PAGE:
The trip to the holier than thou mountaintop is shorter than you think

humboldt mountains

By now, many of you have heard about the story of Brody PR and the lessons learned by its owner when she inadvertently sent a pitch out to journalists and bloggers by putting all of their addresses in the cc: field instead of the bcc: field. Therefore, I won’t bore you by beating a dead horse — if you want a quick review of what happened, Jeremy Porter has a decent recap over at Journalistics.

The issue here is an important one, obviously, because so many people have reacted and commented. But let’s face it, many people have joined together to make a mountain out of a molehill. Actually, they’ve made a holier than thou mountain out of a molehill. I’m really getting tired of these folks who think their time is so valuable they can’t be bothered with the PR pigs feeding at the trough. Guess what? It seems to me that many of them have become high-prancing stallions intent on building their personal name recognition and Google-search status much more than providing a valuable service to anyone.

The journalists and bloggers involved with the offending Brody PR email went ballistic on this one, from what I can tell, because of the flood of replies that came into their email in boxes. The thing is, Brody PR didn’t send replies to everyone — the journalists and bloggers who clicked “Reply to All” caused that mess.

In the end, Beth Brody has stepped up, taken her public caning and committed to learning from her mistake. I don’t know Beth personally, but I’m inclined to get to know her, if for no other reason than the fact that she has been made the focus of a wrath that was so over the top it’s almost laughable.

I try to have “be cynical and paranoid” added to all my job descriptions, so I suppose it’s no wonder I have a different take on all of this. Was it really necessary for the recipients to reply to all when  complaining about how the email pitch was handled? Absolutely not. They could have ignored the email, they could have replied just to the sender or they could have used their own publications or blogs as a teaching tool. Instead, they decided to make an example out of someone who made an honest mistake. They turned someone’s attempt to do her job and earn a living into a voodoo doll designed to inflict pain and suffering on the entire PR industry.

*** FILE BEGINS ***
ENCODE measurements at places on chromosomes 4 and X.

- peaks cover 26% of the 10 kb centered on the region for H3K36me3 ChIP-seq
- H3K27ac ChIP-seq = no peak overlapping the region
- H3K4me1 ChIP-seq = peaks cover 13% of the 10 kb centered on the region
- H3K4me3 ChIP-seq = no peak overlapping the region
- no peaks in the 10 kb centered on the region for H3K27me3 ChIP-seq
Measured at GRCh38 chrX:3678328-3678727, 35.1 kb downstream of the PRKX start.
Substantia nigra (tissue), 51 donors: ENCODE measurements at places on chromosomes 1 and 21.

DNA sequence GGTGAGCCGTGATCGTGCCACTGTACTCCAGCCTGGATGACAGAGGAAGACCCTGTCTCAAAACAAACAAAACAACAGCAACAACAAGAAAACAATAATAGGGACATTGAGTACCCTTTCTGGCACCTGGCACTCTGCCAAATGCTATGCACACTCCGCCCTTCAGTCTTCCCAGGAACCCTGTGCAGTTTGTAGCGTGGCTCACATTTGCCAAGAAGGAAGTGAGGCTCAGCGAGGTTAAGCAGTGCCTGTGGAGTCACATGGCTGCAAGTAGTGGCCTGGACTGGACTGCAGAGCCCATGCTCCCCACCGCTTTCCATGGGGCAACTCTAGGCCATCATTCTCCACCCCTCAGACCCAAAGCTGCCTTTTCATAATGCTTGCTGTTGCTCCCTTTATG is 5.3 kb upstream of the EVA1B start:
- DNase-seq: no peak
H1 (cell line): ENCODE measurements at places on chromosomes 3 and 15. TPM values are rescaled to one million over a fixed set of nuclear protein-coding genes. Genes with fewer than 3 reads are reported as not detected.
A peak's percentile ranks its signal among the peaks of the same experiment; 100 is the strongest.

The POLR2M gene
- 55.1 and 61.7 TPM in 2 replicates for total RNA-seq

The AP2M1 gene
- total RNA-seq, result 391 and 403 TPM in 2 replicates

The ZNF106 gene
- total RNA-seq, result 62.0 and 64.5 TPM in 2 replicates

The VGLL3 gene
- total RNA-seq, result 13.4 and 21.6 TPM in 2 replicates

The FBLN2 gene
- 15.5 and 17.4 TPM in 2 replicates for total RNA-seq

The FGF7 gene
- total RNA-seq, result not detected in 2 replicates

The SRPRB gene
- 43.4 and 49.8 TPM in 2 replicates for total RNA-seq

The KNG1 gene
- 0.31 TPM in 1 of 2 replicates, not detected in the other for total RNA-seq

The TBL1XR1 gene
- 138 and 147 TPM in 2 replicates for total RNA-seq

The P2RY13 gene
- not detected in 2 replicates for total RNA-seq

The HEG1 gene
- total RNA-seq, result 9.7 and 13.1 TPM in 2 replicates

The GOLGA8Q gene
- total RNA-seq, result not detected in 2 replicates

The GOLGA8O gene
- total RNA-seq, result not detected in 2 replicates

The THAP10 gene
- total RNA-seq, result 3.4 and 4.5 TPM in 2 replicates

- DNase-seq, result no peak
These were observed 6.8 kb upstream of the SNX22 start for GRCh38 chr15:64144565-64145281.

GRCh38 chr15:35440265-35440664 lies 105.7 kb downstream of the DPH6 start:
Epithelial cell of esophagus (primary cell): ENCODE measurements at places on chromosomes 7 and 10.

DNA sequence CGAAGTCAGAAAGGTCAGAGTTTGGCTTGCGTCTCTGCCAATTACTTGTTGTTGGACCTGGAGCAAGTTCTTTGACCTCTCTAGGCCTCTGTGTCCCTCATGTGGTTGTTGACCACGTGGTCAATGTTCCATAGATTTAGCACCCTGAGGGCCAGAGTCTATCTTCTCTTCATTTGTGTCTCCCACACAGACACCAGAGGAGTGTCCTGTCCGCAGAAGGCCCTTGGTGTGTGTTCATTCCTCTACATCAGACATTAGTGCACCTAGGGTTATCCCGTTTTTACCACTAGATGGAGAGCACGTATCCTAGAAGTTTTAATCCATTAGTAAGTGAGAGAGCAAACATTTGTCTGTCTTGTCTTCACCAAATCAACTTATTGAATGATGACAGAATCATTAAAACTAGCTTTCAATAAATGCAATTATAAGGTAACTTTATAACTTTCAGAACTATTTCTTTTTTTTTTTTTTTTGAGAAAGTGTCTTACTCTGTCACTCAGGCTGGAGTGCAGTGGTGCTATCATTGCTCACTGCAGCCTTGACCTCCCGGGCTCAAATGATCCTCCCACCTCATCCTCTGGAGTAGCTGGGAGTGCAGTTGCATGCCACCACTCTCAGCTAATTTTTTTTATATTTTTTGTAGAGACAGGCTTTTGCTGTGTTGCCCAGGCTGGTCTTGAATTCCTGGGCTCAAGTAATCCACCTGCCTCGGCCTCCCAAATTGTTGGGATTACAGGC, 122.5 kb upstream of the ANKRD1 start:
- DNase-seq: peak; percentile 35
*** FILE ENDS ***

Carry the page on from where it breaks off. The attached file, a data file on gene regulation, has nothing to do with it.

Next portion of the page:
Are there poor PR practices and professionals in the industry who give it a bad name? Absolutely, but you can say that about every profession, including journalism and blogging.

In my career, I’ve been used as a source for news reports more times than I could ever count. And there have been plenty of times when I’ve dealt with clueless reporters for whom I had no patience. Not only did they not understand a subject they were writing about, they refused to learn and stop repeatedly asking me for the same explanation over and over. Did that mean I hated the entire journalism industry and went out of my way to skewer it whenever possible? Of course not.

Then there are the bloggers writing missives that are opinionated and filled with poor research but passed off as delivering a factual news story. Does that mean all bloggers are evil and not to be trusted because the industry as a whole has no code of ethics? Of course not.

The next time journalists and bloggers want to go on a rant about the public relations industry and how all of its practitioners are evil, they need to take a deep breath and remember this: the trip to the holier than thou mountaintop is shorter than you think. It also is a trip that can be avoided if you just stay on the molehill.

(Image courtesy of kiwinz on Flikr)

17 comments on “The trip to the holier than thou mountaintop is shorter than you think

  1. Thanks for saying what I didn’t have the guts to say. I’ll be honest — I’ve read more posts about how NOT to pitch and it is intimidating to us PR students. It’s almost a turnoff from traditional public relations because the threat of making a mistake while pitching can seemingly end your career. What gives with all the criticism? Can’t we move on and talk about how TO pitch?


  2. Great post, Ari. You’ve pointed out an important issue that’s been facing the PR industry for a long time. It’s hard not to get defensive when I tell people I’m in PR and they simply refer to me as a “spin doctor”. What’s even worse, now, is that issues like this get far too much light shined on them and create an even tougher situation for PR professionals and students to feel they’re working in a respected industry.

    There is so much more to Public Relations than many people realize. I hope someday more people will understand that we are just trying to play our part in the business world and aren’t perfect…just like everyone else.


    • It’s seeing people being jerks and scaring off the great PR pros of the future like you and Nick that bother me. It’s always been one of my goals in class to make my students more cynical before the end of the semester, but a realistic cynical, not a downtrodden one. Hang in there — the industry is filled with plenty of good people. They just need to learn to speak up more!


  3. We have increasingly become a nation of people who LOVE to criticize others for their mistakes or shortcomings without bothering to take responsibility for our own. We hold others up to standards that no one could hope to achieve and then scold, harass and jeer at those who fall short.